Q. If you think of where multicultural marketing was when you first started, and where it is today, what are some of the biggest changes that took place ?
The biggest change has been the role of digital and mobile channels in reaching the cross-cultural consumer. We have gone from trying to convince the brands to add it on to their traditional tactics, to now using those platforms as the foundation for the entire campaign. Two decades ago, there was still a technology gap between the mainstream audience and the cross-cultural audience. Today, the picture could not be more different, as we know Hispanics, African Americans and Asian Americans over-index in mobile and Internet usage in comparison to non-Hispanic whites.
Q. There are brands where reaching the multicultural consumer is a must add-on to the general market campaign, and there are brands where the multicultural consumer is the only audience. Having worked with both, do you have a preference?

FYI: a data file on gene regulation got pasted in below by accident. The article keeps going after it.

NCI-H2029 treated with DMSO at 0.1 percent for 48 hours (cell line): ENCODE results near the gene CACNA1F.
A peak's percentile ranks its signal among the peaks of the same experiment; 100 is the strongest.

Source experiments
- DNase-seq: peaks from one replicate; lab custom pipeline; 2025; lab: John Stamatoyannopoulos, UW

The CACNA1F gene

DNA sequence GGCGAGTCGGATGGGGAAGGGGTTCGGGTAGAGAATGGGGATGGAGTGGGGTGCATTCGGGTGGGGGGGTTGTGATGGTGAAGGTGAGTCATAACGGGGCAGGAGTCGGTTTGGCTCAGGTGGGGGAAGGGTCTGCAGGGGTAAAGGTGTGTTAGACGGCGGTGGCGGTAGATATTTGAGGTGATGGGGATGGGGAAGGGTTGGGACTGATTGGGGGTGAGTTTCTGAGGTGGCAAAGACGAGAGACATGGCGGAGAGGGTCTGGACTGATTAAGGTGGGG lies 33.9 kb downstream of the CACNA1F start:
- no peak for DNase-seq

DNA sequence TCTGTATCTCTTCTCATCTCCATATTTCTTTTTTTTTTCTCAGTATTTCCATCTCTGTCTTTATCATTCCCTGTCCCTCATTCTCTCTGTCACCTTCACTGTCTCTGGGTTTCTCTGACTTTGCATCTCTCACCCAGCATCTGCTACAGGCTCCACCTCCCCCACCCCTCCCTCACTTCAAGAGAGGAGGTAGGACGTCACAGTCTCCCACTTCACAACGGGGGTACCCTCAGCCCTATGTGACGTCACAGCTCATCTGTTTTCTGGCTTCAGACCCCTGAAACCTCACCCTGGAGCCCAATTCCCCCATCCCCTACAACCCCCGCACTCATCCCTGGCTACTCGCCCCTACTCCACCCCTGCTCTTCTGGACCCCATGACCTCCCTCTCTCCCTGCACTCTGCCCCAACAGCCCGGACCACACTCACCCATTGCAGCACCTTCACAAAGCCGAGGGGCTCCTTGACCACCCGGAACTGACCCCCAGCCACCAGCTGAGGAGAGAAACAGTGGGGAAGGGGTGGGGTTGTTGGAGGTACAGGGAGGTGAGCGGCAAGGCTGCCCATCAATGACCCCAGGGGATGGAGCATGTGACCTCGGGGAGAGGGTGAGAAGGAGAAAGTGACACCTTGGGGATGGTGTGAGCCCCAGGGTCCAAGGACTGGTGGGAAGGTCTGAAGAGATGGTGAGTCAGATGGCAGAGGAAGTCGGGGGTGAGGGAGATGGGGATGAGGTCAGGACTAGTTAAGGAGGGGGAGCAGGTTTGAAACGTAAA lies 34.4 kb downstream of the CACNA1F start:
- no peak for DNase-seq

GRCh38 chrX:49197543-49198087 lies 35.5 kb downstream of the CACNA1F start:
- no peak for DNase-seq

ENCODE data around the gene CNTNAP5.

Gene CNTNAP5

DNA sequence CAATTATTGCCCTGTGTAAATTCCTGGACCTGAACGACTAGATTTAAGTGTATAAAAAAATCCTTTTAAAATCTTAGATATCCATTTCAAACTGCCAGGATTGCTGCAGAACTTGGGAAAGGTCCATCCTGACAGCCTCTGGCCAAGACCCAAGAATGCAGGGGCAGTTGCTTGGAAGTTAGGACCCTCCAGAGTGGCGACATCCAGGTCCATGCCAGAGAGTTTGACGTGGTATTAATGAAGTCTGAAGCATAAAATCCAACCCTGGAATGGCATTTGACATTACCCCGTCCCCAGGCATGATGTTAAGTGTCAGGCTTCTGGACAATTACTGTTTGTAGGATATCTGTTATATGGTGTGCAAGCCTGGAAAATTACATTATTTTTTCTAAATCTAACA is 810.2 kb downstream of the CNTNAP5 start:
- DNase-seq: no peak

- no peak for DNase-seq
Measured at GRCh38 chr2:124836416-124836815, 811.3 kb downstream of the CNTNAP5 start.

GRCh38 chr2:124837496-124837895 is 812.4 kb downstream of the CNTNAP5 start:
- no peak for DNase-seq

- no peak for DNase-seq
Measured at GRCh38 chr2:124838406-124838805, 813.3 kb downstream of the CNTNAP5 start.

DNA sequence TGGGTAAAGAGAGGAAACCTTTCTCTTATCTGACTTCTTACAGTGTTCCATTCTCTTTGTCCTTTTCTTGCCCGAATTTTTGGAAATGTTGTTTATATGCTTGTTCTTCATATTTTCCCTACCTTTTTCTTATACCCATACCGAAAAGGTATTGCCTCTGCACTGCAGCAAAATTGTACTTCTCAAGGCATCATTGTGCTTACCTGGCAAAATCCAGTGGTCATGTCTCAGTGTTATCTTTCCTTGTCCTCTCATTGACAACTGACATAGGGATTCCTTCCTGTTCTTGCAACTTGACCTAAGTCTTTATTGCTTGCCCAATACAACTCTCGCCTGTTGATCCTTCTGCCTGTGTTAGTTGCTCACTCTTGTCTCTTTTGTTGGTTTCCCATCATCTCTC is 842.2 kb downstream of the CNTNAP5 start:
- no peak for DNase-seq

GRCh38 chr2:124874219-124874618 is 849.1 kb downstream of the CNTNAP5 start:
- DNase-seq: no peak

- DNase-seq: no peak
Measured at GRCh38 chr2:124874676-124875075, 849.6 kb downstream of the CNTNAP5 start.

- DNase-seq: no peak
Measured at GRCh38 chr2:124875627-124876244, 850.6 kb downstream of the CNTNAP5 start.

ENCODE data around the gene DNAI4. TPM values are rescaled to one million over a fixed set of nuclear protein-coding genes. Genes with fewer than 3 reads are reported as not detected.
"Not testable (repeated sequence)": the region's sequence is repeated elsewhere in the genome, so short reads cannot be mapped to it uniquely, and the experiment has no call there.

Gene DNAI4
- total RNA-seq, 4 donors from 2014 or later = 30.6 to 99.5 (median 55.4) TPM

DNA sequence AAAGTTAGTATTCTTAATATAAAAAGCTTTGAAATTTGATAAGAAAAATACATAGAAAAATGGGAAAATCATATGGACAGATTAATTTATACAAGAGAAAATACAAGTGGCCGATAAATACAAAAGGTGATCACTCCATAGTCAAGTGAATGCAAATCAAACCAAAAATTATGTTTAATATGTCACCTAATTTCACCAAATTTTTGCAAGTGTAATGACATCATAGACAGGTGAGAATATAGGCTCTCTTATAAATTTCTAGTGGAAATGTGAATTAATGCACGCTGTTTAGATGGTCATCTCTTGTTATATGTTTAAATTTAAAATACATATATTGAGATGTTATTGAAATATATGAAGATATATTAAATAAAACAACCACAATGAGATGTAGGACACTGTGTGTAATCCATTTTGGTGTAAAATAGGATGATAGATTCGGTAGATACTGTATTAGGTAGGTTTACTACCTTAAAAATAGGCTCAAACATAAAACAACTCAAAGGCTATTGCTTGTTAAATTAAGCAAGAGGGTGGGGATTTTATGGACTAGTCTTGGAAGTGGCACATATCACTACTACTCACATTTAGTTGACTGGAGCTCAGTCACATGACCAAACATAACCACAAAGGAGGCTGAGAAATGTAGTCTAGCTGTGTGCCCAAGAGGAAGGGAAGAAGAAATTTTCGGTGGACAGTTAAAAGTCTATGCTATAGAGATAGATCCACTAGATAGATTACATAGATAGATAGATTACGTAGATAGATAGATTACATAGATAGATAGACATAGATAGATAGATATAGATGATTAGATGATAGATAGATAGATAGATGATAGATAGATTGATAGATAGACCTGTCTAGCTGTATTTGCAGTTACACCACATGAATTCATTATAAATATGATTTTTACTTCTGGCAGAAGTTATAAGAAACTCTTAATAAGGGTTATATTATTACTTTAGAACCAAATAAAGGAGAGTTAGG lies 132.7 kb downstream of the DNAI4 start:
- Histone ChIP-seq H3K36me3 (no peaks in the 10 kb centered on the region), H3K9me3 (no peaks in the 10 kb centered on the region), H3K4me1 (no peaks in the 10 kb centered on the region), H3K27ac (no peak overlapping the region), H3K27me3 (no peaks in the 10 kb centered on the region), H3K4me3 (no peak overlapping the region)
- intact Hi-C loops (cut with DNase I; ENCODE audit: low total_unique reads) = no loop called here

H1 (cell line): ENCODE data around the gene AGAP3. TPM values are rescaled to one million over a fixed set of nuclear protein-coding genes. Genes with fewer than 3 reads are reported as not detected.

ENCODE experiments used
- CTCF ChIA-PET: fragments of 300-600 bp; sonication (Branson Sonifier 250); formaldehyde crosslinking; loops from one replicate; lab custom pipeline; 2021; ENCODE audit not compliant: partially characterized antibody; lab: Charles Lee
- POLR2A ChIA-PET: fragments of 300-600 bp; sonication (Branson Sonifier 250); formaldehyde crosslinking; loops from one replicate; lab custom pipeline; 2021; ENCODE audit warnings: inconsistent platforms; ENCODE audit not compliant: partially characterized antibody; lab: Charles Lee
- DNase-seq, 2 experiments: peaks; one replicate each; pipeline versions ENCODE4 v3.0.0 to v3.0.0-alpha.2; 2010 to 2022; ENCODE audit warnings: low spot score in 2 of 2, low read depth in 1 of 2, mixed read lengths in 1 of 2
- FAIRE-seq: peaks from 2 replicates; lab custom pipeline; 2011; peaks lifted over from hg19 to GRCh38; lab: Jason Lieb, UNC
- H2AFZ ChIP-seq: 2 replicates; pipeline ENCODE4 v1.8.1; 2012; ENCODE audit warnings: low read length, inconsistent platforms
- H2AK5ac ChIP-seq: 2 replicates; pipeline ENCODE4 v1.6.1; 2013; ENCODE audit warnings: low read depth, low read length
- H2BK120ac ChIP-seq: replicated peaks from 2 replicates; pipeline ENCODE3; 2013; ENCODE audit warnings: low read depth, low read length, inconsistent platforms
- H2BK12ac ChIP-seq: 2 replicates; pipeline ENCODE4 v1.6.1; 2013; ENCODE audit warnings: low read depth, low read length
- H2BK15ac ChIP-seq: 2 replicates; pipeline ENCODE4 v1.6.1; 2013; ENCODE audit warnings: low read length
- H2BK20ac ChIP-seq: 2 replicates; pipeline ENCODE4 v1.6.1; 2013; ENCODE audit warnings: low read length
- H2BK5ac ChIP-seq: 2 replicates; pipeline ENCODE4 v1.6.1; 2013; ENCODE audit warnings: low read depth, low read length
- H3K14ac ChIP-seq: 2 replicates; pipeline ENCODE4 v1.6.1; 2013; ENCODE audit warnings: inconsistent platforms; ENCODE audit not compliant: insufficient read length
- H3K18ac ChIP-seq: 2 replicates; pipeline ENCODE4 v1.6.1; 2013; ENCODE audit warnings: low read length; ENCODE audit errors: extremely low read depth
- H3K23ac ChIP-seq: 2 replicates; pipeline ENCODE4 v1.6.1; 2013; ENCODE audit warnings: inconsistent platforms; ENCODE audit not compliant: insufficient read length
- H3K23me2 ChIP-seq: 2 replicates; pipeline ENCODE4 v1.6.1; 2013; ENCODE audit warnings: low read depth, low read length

That depends on the type of the ‘add-on’ campaign we are discussing. Years ago, a lot of brands approached ‘multicultural’ marketing from the diversity and inclusion standpoint. They thought that reaching out to cross-cultural audiences would ultimately build up their brand perception and throw in a few extra product sales. Today, reaching those audiences has become critical to driving growth and ROI, so the expectation of a cross-cultural ‘add-on’ campaign is on par with the general market one, if not higher. The margin of error has disappeared, and we are expected to be as skilled in marketing as our mainstream counterparts, but also possess a cross-cultural consumer insight. So, as long as the ‘add-on’ effort is given the same strategic support and push, and is viewed as a valuable asset to the overall result, that is just as valuable as implementing a campaign where the sole audience is the cross-cultural consumer.
Q. If not marketing, what would you be doing?
I would make a respectable psychologist. I’m a great listener. I like working with people, solving their problems, and I enjoy the dynamics of personal interaction. If not that, I would be running one of those gourmet French fry trucks.